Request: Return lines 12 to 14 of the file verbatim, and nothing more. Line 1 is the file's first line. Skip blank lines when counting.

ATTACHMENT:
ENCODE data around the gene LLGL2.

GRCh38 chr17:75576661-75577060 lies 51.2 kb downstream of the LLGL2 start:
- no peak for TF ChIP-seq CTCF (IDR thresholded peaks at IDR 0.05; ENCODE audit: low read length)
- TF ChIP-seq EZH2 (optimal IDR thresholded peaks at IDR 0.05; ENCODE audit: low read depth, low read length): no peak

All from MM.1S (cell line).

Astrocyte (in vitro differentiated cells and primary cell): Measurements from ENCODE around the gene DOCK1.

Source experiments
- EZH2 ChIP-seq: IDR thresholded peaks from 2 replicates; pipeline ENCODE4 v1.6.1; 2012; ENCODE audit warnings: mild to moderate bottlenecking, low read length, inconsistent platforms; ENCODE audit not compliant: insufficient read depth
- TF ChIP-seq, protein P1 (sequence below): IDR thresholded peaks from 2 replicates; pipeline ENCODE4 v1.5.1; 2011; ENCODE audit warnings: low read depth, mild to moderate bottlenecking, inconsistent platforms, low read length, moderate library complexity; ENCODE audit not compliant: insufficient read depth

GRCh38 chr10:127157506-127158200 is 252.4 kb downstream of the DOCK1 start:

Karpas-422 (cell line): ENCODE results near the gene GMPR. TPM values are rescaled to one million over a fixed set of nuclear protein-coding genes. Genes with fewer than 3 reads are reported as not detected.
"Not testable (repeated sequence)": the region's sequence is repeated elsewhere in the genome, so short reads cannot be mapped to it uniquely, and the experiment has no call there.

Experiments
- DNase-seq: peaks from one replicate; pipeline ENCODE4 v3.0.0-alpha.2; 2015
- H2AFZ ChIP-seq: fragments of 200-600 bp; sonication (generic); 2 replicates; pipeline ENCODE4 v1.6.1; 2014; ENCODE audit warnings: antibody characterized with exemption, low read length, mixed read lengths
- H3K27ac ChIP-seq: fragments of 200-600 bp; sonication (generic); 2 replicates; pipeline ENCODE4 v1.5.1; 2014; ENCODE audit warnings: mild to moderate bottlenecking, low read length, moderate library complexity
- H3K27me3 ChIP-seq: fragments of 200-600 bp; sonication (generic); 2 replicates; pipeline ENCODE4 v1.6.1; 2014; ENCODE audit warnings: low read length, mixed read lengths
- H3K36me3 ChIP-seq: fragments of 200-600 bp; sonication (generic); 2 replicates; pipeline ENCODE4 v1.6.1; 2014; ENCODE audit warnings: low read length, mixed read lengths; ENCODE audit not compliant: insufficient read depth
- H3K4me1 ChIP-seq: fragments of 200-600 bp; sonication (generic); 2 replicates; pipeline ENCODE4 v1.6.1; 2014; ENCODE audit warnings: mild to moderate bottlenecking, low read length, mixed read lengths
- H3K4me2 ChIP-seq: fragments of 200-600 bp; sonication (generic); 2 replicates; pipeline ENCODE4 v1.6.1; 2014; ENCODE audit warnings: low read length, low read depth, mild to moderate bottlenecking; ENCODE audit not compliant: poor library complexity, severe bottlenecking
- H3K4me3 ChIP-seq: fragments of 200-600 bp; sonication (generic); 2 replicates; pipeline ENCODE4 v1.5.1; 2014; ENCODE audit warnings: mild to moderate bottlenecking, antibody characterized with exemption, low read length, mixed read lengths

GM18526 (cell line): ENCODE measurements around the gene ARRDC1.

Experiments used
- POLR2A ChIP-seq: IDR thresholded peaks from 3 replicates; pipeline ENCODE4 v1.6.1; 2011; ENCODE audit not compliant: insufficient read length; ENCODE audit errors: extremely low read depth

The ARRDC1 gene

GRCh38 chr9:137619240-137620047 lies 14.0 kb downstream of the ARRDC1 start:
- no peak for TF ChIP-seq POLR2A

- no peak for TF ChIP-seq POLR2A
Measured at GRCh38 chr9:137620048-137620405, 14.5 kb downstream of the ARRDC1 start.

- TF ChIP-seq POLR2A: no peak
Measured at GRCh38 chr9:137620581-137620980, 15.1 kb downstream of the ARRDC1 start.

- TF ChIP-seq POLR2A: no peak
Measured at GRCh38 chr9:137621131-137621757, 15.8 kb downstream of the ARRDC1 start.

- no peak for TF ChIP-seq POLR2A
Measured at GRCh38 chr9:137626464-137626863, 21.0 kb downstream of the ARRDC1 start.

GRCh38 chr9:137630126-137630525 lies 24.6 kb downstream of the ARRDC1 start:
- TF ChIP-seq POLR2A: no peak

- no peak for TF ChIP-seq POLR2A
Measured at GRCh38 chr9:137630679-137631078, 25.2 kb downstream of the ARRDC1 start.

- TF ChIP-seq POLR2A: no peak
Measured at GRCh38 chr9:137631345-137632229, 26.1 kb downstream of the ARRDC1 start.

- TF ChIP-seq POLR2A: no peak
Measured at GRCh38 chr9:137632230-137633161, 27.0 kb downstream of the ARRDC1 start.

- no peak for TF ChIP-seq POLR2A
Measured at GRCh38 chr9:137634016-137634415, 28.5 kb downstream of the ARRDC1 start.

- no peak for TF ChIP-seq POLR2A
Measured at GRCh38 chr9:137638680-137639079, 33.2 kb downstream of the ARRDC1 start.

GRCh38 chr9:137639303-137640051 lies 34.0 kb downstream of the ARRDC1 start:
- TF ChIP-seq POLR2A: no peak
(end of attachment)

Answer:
"Not testable (repeated sequence)": the region's sequence is repeated elsewhere in the genome, so short reads cannot be mapped to it uniquely, and the experiment has no call there.

Experiments
- DNase-seq: peaks from one replicate; pipeline ENCODE4 v3.0.0-alpha.2; 2015